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Norwich methadone clinic hopes to reopen next week

Norwich — More than 500 methadone recipients in the Norwich area will be able to return here for daily treatments within weeks, as the renovated Root Center for Advanced Recovery clinic at 772 W. Thames St. prepares to reopen after it was closed for nearly a year due to structural defects.

About two dozen Root Center officials, local state legislators, representatives from local human services agencies and media toured the renovated substance abuse outpatient recovery facility Monday for a ribbon-cutting ceremony. But while the facility received its certificate of occupancy from the city building department in late December, the clinic is awaiting final approval of its federal license from the U.S. Drug Enforcement Administration. An inspection is scheduled for Wednesday, Root Center President and CEO Steven Zuckerman said Monday.

If approved, the center next week will begin bringing back clients who have had to travel to New London or Willimantic for daily methadone treatment since last January, Zuckerman said. Clients will return in phases, starting with those who were receiving services in New London, which was a smaller clinic with longer wait times, Norwich Root Center medical director Dr. Leonard Lev said. The plan is to have all clients return to Norwich by the end of January, Lev said.

Once operating fully, the expanded Norwich facility will be able to offer services in the new Norwich facility that are already offered at Root Center's other locations in the state. Prior to the renovations, the Norwich building did not have the space for these services. Large new group meeting rooms will accommodate the new Intensive Outpatient Program, 3½-hour daily sessions five days a week. Day and evening sessions are planned to accommodate client's work schedules, Zuckerman said. Other locations typically have about 15 participants in these daily sessions, he said.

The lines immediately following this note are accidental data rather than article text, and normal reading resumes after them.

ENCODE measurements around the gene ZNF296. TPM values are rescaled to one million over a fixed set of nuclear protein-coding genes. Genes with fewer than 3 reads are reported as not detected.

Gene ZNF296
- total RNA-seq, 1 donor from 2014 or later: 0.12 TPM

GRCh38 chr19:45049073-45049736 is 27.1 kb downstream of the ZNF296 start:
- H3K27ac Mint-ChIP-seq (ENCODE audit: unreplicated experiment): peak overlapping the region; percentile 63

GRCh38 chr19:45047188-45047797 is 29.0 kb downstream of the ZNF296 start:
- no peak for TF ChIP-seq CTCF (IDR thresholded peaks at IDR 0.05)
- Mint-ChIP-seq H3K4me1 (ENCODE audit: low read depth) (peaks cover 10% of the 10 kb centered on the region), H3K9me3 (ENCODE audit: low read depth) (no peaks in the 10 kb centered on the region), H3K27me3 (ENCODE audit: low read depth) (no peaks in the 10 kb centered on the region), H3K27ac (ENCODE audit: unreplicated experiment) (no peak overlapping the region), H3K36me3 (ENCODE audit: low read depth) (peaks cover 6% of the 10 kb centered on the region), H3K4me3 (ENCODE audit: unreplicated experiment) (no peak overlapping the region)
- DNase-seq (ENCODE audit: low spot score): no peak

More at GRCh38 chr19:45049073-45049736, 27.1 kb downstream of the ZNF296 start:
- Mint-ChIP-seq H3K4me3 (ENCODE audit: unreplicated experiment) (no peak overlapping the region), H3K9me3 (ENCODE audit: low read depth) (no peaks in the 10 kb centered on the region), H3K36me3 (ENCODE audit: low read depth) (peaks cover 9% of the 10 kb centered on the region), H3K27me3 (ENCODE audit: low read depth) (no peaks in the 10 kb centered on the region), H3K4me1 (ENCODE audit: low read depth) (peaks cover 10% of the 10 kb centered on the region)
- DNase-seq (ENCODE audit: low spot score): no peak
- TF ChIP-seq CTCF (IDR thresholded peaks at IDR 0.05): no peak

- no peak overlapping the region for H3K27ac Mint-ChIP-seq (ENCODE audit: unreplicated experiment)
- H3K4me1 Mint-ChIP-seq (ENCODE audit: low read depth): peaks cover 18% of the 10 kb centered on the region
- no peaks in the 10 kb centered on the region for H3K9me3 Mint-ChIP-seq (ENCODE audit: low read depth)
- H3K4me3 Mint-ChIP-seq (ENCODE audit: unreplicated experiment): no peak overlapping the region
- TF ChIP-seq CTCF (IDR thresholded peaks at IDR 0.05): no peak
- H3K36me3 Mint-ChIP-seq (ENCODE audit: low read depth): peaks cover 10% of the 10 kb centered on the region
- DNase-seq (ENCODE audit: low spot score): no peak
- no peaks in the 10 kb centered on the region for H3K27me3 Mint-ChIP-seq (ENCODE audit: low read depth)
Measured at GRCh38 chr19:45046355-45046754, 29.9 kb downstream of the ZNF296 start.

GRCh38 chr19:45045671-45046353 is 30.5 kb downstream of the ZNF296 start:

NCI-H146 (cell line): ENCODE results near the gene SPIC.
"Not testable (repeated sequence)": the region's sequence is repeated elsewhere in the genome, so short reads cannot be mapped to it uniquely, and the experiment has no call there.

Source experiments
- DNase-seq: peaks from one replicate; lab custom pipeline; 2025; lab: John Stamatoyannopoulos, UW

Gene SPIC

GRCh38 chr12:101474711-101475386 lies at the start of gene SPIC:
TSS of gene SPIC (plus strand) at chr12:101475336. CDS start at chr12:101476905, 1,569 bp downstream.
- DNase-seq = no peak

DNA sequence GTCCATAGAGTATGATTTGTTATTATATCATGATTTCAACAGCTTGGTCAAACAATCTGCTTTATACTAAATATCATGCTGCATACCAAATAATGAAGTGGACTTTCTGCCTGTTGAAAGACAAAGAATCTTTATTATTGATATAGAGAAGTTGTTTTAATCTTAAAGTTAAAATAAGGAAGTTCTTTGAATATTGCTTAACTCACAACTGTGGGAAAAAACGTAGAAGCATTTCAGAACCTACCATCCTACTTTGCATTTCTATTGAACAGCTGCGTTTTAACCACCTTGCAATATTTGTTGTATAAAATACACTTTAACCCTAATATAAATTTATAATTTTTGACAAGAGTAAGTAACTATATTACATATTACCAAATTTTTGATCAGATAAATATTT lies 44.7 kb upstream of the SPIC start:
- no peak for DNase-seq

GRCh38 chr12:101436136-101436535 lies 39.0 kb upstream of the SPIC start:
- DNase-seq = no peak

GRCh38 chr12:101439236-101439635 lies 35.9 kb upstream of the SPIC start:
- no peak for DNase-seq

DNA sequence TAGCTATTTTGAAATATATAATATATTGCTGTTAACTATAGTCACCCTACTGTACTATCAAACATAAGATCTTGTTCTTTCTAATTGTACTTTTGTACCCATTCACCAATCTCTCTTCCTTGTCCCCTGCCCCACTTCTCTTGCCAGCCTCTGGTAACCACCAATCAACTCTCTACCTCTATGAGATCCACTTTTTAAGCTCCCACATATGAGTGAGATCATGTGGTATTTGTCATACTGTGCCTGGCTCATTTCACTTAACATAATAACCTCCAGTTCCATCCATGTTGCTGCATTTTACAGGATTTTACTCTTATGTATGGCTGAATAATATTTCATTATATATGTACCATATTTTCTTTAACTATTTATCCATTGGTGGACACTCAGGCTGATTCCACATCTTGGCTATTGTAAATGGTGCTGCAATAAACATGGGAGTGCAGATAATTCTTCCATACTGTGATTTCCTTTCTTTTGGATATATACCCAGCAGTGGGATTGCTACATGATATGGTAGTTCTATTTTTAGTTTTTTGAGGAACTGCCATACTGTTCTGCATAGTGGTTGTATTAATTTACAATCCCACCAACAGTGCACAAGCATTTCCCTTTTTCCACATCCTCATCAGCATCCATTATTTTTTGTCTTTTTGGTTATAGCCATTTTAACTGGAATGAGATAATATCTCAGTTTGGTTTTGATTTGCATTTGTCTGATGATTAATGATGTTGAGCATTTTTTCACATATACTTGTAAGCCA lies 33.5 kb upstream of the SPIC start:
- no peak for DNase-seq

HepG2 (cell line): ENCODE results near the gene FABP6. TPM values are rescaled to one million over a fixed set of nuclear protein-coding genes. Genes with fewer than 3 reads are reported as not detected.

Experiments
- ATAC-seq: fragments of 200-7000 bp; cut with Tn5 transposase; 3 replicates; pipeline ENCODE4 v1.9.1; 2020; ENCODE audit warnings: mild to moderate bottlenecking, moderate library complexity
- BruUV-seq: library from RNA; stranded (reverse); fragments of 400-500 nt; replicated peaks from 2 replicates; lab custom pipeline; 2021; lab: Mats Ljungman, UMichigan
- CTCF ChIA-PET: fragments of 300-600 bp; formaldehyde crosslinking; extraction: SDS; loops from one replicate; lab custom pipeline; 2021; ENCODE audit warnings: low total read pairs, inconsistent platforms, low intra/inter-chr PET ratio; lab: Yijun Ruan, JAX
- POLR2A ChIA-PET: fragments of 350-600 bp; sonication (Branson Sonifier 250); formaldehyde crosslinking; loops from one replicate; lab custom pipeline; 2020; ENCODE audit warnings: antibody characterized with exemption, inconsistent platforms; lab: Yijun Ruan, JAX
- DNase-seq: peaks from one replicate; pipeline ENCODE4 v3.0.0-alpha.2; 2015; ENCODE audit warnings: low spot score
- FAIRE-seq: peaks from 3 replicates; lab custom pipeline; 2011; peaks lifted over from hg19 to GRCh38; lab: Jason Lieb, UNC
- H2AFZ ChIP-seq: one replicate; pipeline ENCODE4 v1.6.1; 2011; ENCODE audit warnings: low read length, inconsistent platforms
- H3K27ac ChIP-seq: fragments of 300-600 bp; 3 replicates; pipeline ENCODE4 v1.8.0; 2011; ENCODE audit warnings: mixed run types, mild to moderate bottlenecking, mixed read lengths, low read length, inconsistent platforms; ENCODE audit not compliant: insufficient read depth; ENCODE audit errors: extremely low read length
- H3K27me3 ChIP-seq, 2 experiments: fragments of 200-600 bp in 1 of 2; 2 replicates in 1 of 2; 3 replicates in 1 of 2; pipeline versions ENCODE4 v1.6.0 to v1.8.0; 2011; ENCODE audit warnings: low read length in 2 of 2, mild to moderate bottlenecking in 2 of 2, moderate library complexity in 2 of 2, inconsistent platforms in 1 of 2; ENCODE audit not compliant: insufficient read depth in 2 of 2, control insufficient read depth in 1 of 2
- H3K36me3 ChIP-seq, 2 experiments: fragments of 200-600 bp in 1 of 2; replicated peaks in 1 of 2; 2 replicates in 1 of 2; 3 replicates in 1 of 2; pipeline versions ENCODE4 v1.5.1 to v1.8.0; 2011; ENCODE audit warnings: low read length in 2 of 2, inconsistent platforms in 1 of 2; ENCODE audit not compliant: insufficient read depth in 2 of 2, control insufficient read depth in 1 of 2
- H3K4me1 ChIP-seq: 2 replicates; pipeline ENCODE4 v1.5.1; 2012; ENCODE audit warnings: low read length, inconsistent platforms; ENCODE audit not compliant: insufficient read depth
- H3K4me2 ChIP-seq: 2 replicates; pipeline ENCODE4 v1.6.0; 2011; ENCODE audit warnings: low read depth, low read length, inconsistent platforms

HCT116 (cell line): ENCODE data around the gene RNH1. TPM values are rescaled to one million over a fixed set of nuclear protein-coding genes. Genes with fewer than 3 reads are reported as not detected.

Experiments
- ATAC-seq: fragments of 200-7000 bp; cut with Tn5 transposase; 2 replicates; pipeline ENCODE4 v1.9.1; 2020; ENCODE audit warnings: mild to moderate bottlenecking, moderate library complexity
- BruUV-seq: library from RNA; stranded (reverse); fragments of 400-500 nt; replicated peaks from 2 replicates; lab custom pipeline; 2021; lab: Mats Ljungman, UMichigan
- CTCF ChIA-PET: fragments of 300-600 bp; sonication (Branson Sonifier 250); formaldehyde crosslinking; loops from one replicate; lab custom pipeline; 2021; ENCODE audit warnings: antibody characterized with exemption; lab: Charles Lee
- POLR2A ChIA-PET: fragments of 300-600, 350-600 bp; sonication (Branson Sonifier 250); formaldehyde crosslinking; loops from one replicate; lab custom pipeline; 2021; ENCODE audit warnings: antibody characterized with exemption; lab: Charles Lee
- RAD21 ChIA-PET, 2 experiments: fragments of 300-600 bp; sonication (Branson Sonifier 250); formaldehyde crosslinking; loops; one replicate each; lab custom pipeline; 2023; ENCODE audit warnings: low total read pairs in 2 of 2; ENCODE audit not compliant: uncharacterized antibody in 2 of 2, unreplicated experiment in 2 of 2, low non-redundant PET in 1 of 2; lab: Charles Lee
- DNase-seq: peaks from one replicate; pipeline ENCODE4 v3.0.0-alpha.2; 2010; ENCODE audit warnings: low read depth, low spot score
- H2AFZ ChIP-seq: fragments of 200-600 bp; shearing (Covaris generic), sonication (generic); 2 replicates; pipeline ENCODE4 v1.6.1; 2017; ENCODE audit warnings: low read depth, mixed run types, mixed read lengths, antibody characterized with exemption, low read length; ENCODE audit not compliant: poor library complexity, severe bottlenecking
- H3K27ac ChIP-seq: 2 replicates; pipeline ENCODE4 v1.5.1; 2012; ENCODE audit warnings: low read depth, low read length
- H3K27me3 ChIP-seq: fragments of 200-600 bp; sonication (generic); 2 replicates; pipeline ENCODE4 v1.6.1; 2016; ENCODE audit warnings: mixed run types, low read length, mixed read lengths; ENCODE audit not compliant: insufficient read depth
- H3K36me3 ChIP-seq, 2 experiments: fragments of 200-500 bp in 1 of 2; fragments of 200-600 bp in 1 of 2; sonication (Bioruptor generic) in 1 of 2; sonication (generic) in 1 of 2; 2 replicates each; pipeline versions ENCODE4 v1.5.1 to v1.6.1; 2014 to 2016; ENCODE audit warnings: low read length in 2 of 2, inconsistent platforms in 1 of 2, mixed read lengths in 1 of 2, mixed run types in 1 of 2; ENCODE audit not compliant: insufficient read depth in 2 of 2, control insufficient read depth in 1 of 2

The expanded center also will be able to offer other forms of medication treatments for addiction that are now available at other Root Center locations.

In the future, the Norwich center will expand to offer services for adolescents and mental health treatment services.

“These are all things we were about to do anyway,” Zuckerman said, before the structural problems forced the building to close.

Contractors were renovating the second floor, which had been used for storage, when they discovered structural defects. Root Center officials brought in two structural engineers on Jan. 25, 2019, to assess the damage, and both recommended closing the building immediately. Center staff sent clients home with weekend supplies of medication and worked with local health and human services agencies to transition the more than 500 Norwich clients to either New London or Willimantic clinics.

The Cornerstone City Church provided a van to transport clients from the St. Vincent de Paul Place soup kitchen, and the state Department of Mental Health and Addiction Services provided a grant to pay for transportation. Norwich Human Services and St. Vincent provided bus tickets and taxi rides if necessary so clients wouldn’t miss critical treatment appointments.

Jill Corbin, executive director of St. Vincent de Paul Place, said the agencies will continue to provide rides for clients for about a week after the Norwich center reopens to ensure the transition back to the Norwich facility runs smoothly.

State Sen. Cathy Osten said the Root Center’s Norwich expansion was aided by approval in last year’s state budget for an increase in state reimbursement rates for the center. Reimbursements had been based on “historic” levels and had not been adjusted over time. That left the Root Center with among the lowest state reimbursement levels in the state.

“We raised the level to the rate of other such organizations,” said Osten, co-chairwoman of the General Assembly Appropriations Committee, “bringing parity to this organization.”


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